The ellipses have the following form in the polar coordinate system.
P = a ( U ) sin ( t ) = m 1 U m 2 + m 3 U m 4 s i n ( t )
Q = b ( U ) cos ( t ) + Q 0 ( U ) = m 5 U m 6 + m 7 U m 8 cos ( t ) + m 9 U m 10 + m 11 U m 12
In order to fit data to the ellipses, an optimization is performed with the goal function G e l l i p s e defined as
G e l l i p s e = i = 1 N P i P m o d e l ( Q i , U i ) 2 min !
where P i , Q i and U i are precalculated active power, reactive power and armature voltage data. Function P m o d e l ( Q , U ) is calculated based on (24) and (25) in a following way
P m o d e l ( Q , U ) = a ( U ) 1 Q Q 0 ( U ) 2 b 2 ( U )
The values of the parameters of the limit functions for minimum field current limit for all three generators are given in the Table 4.
The example of limit functions for maximum and minimum field current is shown in Figure 8.

5.3. Implementation of the PQ Diagram with the Real-Time Limits within the Power-Plant SCADA System

The dataflow throughout the condition-monitoring system is shown in Figure 9. Arrows at the Figure 9 designate the information flow.
Once the limits functions are determined using (23)–(25), the values of the actual points in the PQ diagram are calculated at the PC. For that calculation, measured armature voltage is used. Predefined values of active power are used for maximum field current limit and practical steady-state stability limit and predefined values of the parameter t in (24) and (25) are used for the calculation of the minimum current limit. Armature voltage is measured using NI cDAQ equipment for those purposes. PQ pairs for all the limits are sent to the power plant SCADA system from the PC via PLC and industrial network. Within the SCADA system, the PQ diagram is implemented and shown at the control displays in the control room of the power plant. In addition, PC send the load angle, flux density, and temperature measurement data for every generator to the SCADA system for logging and archiving. SCADA system also logs all other relevant data acquired from the generators and the rest of the power plant, which can be used for the analysis and diagnostics of the faulty conditions of the generators.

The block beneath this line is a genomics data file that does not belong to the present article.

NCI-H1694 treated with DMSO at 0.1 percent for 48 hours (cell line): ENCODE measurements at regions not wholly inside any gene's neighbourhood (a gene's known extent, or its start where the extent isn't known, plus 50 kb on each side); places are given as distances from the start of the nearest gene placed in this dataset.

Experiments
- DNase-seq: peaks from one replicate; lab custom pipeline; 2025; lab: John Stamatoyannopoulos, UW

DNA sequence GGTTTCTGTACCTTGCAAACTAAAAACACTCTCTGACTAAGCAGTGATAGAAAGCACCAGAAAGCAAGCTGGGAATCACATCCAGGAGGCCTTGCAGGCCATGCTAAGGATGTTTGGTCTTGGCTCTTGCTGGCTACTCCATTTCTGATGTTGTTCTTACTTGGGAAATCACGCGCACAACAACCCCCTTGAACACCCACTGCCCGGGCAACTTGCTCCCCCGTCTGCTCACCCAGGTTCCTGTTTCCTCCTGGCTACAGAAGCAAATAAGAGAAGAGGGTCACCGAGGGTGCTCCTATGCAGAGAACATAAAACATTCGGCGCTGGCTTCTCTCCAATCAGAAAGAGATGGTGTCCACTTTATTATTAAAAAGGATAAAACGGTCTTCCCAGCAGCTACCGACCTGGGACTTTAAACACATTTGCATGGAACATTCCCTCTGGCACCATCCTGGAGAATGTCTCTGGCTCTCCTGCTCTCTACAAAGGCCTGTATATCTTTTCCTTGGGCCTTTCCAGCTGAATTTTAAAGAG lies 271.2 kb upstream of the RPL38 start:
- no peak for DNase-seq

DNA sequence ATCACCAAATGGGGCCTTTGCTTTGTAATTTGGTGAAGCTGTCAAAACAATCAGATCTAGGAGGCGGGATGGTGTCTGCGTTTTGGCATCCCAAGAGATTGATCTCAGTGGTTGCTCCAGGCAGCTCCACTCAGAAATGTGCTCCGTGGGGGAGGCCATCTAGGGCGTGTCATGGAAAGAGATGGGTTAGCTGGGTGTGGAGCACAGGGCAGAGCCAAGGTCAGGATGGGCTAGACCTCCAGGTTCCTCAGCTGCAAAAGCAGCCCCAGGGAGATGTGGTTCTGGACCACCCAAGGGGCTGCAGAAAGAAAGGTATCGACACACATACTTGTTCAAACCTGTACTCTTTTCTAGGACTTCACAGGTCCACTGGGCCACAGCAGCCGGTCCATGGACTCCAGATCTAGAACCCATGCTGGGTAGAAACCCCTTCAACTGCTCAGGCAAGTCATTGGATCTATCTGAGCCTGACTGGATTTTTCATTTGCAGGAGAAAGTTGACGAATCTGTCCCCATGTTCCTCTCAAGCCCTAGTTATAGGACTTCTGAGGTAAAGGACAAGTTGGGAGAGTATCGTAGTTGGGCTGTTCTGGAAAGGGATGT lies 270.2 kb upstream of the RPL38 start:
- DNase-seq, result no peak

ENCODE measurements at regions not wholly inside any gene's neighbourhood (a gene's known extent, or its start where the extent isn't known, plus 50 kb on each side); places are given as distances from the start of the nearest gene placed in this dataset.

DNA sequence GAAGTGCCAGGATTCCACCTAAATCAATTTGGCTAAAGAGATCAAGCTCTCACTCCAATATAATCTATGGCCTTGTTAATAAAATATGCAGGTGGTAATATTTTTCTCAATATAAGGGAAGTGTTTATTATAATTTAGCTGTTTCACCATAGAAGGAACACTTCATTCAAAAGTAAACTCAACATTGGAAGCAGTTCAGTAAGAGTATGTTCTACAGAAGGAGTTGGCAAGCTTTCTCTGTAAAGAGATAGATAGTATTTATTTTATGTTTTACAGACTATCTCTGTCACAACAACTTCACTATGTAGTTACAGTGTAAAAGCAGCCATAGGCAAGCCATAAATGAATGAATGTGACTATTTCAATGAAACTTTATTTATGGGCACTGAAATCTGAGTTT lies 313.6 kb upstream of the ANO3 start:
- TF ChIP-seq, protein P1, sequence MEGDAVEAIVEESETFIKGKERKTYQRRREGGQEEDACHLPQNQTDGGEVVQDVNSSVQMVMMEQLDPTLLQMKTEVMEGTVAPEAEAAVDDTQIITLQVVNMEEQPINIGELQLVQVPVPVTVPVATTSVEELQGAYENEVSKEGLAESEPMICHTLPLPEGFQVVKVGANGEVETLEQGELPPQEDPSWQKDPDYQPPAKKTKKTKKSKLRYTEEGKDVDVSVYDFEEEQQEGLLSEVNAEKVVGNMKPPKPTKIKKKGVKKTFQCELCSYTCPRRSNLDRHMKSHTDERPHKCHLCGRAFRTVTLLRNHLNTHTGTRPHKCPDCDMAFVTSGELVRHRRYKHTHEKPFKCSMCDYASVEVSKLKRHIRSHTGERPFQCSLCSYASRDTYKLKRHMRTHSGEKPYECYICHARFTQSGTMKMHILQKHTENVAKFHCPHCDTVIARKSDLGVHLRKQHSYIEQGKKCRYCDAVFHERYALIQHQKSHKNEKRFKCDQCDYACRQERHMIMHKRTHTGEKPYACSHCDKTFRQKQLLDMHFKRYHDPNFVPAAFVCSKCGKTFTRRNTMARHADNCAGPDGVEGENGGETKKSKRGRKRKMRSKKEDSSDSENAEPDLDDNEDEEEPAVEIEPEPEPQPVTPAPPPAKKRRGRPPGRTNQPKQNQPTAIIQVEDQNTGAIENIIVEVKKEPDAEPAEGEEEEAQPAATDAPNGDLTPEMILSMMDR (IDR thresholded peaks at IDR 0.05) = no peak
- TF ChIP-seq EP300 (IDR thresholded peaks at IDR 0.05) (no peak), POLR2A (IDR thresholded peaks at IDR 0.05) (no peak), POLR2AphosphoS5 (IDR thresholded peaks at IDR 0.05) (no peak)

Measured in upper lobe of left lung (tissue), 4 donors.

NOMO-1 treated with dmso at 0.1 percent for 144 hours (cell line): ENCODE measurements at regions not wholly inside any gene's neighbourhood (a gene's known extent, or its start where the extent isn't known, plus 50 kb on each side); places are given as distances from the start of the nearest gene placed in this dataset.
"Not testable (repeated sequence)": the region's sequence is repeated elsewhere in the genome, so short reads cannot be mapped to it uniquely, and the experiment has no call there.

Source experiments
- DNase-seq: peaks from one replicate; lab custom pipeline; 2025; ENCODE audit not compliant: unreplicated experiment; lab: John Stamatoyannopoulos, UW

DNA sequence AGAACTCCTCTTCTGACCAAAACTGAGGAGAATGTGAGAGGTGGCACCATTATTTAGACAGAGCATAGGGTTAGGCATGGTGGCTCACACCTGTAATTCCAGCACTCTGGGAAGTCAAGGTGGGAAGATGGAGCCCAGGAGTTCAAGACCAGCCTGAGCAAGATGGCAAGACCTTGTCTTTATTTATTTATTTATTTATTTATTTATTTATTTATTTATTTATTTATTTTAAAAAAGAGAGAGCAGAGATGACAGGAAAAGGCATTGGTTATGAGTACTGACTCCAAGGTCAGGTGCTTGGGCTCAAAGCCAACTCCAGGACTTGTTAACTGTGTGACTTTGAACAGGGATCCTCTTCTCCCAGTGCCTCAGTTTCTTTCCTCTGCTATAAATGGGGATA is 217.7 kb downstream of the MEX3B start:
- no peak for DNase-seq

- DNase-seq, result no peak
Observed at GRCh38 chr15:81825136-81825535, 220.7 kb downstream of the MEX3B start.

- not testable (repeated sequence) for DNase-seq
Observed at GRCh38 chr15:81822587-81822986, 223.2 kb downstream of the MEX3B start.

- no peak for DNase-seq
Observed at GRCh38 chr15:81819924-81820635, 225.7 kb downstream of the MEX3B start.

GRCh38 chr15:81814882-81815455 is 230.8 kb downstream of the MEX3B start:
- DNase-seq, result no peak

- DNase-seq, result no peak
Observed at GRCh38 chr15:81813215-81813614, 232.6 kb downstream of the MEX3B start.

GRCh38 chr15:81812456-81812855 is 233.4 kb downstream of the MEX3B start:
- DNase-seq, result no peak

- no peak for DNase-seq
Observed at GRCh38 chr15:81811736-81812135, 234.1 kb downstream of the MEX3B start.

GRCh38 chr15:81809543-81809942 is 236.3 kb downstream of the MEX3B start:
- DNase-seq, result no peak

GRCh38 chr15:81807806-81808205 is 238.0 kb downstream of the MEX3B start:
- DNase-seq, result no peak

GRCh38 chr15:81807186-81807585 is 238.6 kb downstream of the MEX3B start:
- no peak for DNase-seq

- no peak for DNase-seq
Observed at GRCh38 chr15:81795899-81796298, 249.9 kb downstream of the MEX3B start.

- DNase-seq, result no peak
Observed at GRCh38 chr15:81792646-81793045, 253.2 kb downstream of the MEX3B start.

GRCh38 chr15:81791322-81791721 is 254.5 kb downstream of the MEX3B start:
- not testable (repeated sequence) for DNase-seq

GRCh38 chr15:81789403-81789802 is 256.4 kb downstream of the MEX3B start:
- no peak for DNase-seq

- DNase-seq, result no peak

In addition, data were logged on the PC. Together with the data measured by the monitoring system, which are load angle, armature voltage and current, flux density, and temperature for every generator, additional data obtained from the SCADA system are also logged. The data obtained from the SCADA were active, reactive and apparent power, and field current. All that logged data were used for the identification of the synchronous machine models and for the calculation of the operational limits in the PQ diagram for all the generators in the power-plant. It should be noted that the synchronous machine model and calculation of the operational limits in the PQ diagram and fitting of the functions (23)–(25) are conducted offline. On the other hand, the evaluation of the functions (23)–(25) is done in real-time.
Figure 10 shows the calculated limits of the capability diagram using the limit functions and implemented the PQ diagram in the power plant SCADA.
The proposed methodology takes into account the variation of the operational limits with the armature voltage and with the level of magnetic saturation in the generator. Since the operational limits are obtained from the measured data, they are very accurate, which can be useful for the utilization of the synchronous generators, especially in the underexcited region.

6. Conclusions

The paper presents experiences in the design and details regarding the implementation of the condition-monitoring system for data logging of three generators in the hydropower plant. The primary purpose of the condition-monitoring system is for the identification of the generator models and further determination of the capability diagram limits for each of the generator. This condition-monitoring system uses the standard sensors and transducers which are already installed in the power plant as well as additional custom made equipment for measurement of non-standard quantities. Those non-standard measurement quantities are load angle and air-gap flux density for all three generators.